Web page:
The U.S. Cybersecurity and Infrastructure Security Agency (CISA) is urging organizations to apply patches after Citrix earlier this week disclosed an actively exploited flaw in its Netscaler (formerly Citrix) ADC and Gateway products.
Citrix released fixes for the unauthenticated remote code execution bug (CVE-2023-3519) on July 18, after a critical infrastructure organization identified a compromise stemming from the flaw and reported the activity to CISA and Citrix.
“In June 2023, threat actors exploited this vulnerability as a zero-day to drop a webshell on a critical infrastructure organization’s non-production environment NetScaler ADC appliance,” according to CISA on Thursday. “The webshell enabled the actors to perform discovery on the victim’s active directory (AD) and collect and exfiltrate AD data. The actors attempted to move laterally to a domain controller but network-segmentation controls for the appliance blocked movement.”
CISA further detailed the threat actor exploitation activity linked to the bug, as well as the actor’s tools and tactics and detection methods for enterprise organizations. As part of the attack, actors uploaded a TGZ file containing a webshell (as well as a discovery script and setuid binary) on the ADC appliance. The webshell was used to enumerate and exfiltrate AD data.
The actors also attempted to execute a subnet-wide curl command to sniff out opportunities for lateral movements, verify outbound network connectivity via a ping command and execute host commands for a subnet-wide DNS lookup. However, these discovery attempts were unsuccessful because the victim organization had deployed the NetScaler ADC appliance in a segmented environment, said CISA.
The attackers also tried to delete their artifacts and delete the authorization configuration file in a likely attempt to prevent admins from logging in remotely; however, CISA said the victim had an SSH key available that allowed them into the appliance without rebooting it, which may have deleted artifacts from the device.
“The actors’ post-exploitation lateral movement attempts were also blocked by network-segmentation controls,” according to CISA. “The actors implanted a second webshell on the victim that they later removed. This was likely a PHP shell with proxying capability. The actors likely used this to attempt proxying SMB traffic to the DC… Firewall and account restrictions (only certain internal accounts could authenticate to the DC) blocked this activity.”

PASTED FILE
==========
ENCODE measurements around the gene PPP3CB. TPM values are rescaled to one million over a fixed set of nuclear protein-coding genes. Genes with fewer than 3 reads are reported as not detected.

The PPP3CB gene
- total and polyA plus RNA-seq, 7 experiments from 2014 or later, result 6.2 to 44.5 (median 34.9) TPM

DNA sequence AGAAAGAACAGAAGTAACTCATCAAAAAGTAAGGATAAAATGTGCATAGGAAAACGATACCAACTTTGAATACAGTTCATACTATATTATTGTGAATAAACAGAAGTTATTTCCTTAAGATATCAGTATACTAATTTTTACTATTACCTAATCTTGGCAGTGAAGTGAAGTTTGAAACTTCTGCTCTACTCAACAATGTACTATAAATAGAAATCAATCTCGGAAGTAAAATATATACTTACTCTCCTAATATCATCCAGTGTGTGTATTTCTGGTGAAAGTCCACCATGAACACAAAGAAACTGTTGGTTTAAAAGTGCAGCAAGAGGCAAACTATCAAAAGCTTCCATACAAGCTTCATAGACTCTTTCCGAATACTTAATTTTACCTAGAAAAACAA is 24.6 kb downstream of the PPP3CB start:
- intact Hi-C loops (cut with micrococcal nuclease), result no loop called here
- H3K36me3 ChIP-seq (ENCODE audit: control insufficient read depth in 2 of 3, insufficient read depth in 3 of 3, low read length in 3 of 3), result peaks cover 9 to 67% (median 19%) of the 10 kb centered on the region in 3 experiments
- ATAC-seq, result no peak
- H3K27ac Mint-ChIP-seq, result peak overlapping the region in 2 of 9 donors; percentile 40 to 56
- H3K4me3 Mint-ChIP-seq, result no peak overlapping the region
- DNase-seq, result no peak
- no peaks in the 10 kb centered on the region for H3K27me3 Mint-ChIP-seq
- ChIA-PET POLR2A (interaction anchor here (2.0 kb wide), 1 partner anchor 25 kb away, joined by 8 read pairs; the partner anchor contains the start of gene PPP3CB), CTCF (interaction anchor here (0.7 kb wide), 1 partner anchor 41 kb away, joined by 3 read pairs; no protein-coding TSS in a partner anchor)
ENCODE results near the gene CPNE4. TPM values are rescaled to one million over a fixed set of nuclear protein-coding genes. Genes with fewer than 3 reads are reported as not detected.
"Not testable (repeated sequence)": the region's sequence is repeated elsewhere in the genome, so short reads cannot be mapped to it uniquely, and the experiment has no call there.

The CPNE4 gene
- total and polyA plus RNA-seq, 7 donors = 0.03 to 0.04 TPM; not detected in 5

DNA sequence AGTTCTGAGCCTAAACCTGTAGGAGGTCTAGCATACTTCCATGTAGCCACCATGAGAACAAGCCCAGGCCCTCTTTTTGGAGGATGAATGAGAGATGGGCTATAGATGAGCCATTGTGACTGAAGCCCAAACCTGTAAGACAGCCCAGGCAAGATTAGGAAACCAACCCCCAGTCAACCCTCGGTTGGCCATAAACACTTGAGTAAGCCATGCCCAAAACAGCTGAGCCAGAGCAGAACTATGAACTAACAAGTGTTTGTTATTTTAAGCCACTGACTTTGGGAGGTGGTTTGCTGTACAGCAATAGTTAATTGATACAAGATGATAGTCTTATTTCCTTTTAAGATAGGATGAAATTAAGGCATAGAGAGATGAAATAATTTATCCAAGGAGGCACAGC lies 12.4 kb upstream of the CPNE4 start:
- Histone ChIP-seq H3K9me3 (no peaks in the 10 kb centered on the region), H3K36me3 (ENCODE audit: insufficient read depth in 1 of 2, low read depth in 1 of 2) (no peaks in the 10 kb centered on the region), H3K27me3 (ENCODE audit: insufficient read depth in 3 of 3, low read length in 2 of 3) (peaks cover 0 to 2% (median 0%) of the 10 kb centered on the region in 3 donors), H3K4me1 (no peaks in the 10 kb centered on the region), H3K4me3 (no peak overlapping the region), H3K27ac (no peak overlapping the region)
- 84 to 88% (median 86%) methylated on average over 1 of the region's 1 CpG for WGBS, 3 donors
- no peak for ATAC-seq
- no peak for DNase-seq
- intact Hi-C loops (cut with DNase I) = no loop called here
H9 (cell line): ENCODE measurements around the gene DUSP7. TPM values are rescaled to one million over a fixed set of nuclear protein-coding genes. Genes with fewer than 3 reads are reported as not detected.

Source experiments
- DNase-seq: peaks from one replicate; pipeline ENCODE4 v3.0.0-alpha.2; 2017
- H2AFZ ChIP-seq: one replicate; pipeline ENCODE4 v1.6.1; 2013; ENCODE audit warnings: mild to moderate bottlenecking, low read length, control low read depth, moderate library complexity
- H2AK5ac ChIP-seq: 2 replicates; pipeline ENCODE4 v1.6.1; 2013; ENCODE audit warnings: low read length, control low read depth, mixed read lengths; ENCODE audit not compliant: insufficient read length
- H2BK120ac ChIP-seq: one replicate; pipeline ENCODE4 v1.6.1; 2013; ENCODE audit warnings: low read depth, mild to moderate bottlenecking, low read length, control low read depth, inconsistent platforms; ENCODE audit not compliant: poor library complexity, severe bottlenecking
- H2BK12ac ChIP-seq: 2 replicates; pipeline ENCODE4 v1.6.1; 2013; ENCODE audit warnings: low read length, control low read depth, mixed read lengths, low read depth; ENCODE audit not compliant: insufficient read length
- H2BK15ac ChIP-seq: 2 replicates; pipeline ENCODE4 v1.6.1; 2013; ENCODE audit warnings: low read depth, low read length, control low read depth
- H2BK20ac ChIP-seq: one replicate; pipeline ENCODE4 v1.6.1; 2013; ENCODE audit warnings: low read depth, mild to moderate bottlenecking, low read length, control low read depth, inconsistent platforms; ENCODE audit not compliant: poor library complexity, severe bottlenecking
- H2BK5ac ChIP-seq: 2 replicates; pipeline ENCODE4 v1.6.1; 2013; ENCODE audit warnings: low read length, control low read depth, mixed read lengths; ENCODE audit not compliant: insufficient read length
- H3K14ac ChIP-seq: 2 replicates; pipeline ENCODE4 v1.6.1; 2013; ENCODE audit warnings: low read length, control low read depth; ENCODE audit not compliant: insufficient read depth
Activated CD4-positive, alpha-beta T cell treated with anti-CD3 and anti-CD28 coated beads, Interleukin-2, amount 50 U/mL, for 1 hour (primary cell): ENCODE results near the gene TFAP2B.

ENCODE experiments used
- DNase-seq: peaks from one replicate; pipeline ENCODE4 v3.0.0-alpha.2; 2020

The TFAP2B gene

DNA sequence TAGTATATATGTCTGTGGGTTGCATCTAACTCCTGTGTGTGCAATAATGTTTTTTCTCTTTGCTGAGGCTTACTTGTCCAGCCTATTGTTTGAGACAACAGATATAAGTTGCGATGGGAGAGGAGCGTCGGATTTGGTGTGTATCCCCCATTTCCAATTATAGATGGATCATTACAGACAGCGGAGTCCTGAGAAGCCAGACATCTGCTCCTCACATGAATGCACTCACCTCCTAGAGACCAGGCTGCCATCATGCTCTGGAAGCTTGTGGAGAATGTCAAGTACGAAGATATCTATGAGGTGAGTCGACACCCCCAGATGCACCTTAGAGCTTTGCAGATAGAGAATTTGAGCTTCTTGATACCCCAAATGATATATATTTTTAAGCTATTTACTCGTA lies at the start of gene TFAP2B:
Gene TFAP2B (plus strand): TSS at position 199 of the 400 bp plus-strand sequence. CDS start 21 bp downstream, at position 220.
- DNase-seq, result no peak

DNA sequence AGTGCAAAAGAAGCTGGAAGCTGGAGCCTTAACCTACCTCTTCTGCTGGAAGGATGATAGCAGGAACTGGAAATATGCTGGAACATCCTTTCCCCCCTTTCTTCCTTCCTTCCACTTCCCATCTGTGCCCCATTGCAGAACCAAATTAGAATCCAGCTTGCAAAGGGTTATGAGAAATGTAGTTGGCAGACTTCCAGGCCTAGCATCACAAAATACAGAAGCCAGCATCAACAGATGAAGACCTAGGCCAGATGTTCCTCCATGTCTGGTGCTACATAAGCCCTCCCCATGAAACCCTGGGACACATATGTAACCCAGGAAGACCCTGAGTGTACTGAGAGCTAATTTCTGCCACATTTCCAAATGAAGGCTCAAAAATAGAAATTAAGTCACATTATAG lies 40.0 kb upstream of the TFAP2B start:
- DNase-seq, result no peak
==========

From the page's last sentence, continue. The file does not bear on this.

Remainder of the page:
Impacted product versions include NetScaler ADC and NetScaler Gateway 13.1 before 13.1-49.13; NetScaler ADC and NetScaler Gateway 13.0 before 13.0-91.13; NetScaler ADC and NetScaler Gateway version 12.1, now end of life; NetScaler ADC 13.1-FIPS before 13.1-37.159; NetScaler ADC 12.1-FIPS before 12.1-65.36 and NetScaler ADC 12.1-NDcPP before 12.65.36. Of note, the appliance must be configured as a Gateway (VPN virtual server, ICA Proxy, CVPN, RDP Proxy) or authentication, authorization and auditing (AAA) virtual server for exploitation to occur.
Previously, vulnerabilities have been discovered in Netscaler ADC and Gateway, and in December researchers said that a Chinese threat group, APT5, had leveraged a remote code execution flaw in attacks.
“This product line is a popular target for attackers of all skill levels, and we expect that exploitation will increase quickly,” according to Caitlin Condon with Rapid7 in a Tuesday alert. “Rapid7 strongly recommends updating to a fixed version on an emergency basis, without waiting for a typical patch cycle to occur.”